End-of-Transmission character: Difference between revisions

(Undid revision 375888975 by Alexander.stohr (talk) DOS does not use ^Z or ^D as a signal at all, it is a character)
== Meaning in Unix ==
 
The EOT character in Unix is different from the [[Control-Z]] in DOS. The DOS Control-Z byte is actually sent and/or placed in files to indicate where the text ends. In contrast the Control-D causes the Unix terminal driver to signal the EOF condition, which is not a character, while the byte has no special meaning if actually read or written from a file or terminal.
In contrast to the DOS [[control-Z]] character, which signifies end-of-file in text files, in Unix, the end-of-file character (by default EOT) causes the terminal driver to make available all characters its input buffer immediately; normally the driver would collect characters until
it sees an end-of-line character. If the input buffer is empty (because no characters have been typed since the last end-of-line or end-of-file),
a program reading from the terminal reads a count of zero bytes. In Unix, such a condition is understood as having reached the end of the file.
The terminal driver turns an end-of-line character into a newline (LF) but suppresses the end-of-file character.
 
In Unix the end-of-file character (by default EOT) causes the terminal driver to make available all characters its input buffer immediately; normally the driver would collect characters until it sees an end-of-line character. If the input buffer is empty (because no characters have been typed since the last end-of-line or end-of-file), a program reading from the terminal reads a count of zero bytes. In Unix, such a condition is understood as having reached the end of the file.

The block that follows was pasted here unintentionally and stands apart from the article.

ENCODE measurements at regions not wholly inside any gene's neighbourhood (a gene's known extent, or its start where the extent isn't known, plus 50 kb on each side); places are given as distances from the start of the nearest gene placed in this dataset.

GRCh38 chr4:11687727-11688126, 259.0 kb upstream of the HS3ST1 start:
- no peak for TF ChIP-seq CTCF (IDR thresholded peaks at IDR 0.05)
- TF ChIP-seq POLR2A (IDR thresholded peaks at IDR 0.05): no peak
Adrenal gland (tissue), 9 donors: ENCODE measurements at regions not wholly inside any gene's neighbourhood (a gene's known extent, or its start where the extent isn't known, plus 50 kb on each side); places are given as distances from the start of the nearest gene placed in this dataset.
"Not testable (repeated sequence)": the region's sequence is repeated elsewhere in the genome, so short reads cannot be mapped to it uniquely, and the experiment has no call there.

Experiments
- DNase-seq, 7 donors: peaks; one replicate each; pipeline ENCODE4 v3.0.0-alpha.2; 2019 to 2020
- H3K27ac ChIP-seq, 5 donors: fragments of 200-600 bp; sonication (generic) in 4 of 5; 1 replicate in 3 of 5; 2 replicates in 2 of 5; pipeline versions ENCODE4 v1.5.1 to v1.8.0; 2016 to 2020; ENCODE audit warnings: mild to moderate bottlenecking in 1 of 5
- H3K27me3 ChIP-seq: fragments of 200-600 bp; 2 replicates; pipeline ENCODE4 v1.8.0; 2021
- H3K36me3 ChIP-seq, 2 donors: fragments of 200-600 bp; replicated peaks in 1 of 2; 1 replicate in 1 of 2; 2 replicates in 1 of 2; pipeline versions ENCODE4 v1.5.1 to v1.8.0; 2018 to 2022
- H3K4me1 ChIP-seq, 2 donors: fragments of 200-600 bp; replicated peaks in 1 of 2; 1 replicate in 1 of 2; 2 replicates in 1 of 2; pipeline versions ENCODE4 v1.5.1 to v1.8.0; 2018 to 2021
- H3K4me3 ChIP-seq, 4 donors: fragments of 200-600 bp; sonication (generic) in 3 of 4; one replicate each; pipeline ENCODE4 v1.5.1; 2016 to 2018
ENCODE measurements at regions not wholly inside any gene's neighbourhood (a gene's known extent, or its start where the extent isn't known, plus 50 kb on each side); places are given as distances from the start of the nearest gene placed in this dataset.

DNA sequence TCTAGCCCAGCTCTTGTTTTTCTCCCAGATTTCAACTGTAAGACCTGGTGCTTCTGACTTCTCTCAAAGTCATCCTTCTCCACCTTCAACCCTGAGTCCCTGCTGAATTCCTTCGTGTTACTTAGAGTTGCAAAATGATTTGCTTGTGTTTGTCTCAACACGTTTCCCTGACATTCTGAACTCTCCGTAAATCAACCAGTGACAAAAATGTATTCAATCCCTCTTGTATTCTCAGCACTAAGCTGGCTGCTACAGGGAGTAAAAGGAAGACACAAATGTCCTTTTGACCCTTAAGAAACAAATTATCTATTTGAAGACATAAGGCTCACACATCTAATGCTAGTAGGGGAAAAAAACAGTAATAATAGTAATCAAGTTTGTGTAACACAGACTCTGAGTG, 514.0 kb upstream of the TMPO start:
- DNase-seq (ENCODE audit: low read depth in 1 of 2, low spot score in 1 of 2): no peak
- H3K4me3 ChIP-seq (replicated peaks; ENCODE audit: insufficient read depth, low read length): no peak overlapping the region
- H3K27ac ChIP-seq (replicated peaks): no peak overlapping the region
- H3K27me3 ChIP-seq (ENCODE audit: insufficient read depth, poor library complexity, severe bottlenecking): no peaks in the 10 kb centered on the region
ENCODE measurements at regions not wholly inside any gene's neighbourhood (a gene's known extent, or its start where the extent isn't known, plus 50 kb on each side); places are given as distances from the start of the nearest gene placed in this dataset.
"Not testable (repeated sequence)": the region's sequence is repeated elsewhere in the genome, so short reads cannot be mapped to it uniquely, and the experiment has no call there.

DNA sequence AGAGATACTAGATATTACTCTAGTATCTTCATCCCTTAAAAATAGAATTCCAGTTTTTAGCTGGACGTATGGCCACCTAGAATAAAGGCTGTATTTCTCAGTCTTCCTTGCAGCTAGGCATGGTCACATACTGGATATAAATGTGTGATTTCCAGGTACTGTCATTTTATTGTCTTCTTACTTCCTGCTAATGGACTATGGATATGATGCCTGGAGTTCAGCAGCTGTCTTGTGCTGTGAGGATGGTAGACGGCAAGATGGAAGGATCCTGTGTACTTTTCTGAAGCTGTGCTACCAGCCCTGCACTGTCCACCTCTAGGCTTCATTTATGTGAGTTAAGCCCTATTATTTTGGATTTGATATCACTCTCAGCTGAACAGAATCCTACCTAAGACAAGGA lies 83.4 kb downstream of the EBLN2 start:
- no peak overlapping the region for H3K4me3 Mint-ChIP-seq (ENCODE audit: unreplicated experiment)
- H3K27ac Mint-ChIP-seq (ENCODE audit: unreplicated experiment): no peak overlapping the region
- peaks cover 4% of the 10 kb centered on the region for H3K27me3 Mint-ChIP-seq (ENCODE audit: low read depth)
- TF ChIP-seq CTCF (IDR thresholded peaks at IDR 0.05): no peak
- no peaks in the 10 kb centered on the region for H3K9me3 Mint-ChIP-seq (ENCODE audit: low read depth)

An EOT character in a file has no special meaning.
 
This can be demonstrated with the [[cat (Unix)|cat]] program on [[Unix]]-based operating systems such as [[Linux]]: Run the <code>cat</code> command with no arguments, so that it accepts its input from the keyboard and prints output to the screen. Type a few characters without pressing {{keypress|Enter}}, then type {{keypress|Ctrl}}+{{keypress|D}}. The characters you have typed to that point are sent to cat, which then writes them to the screen. If you type {{keypress|Ctrl}}+{{keypress|D}} without typing any characters first, you terminate the input stream and the program ends. You may be able to get an actual EOT by typing {{keypress|Ctrl}}+{{keypress|V}} and then {{keypress|Ctrl}}+{{keypress|D}}.
 
If the terminal driver is in '''raw''' mode it no longer interprets control characters, and the EOT character is sent unchanged to the program, which is free to interpret it any way it likes. A program may then decide to handle the EOT byte as an indication that it should end the text, this would then be similar to how Control-Z is handled by DOS programs.
which is free to interpret it any way it likes.
 
==See also==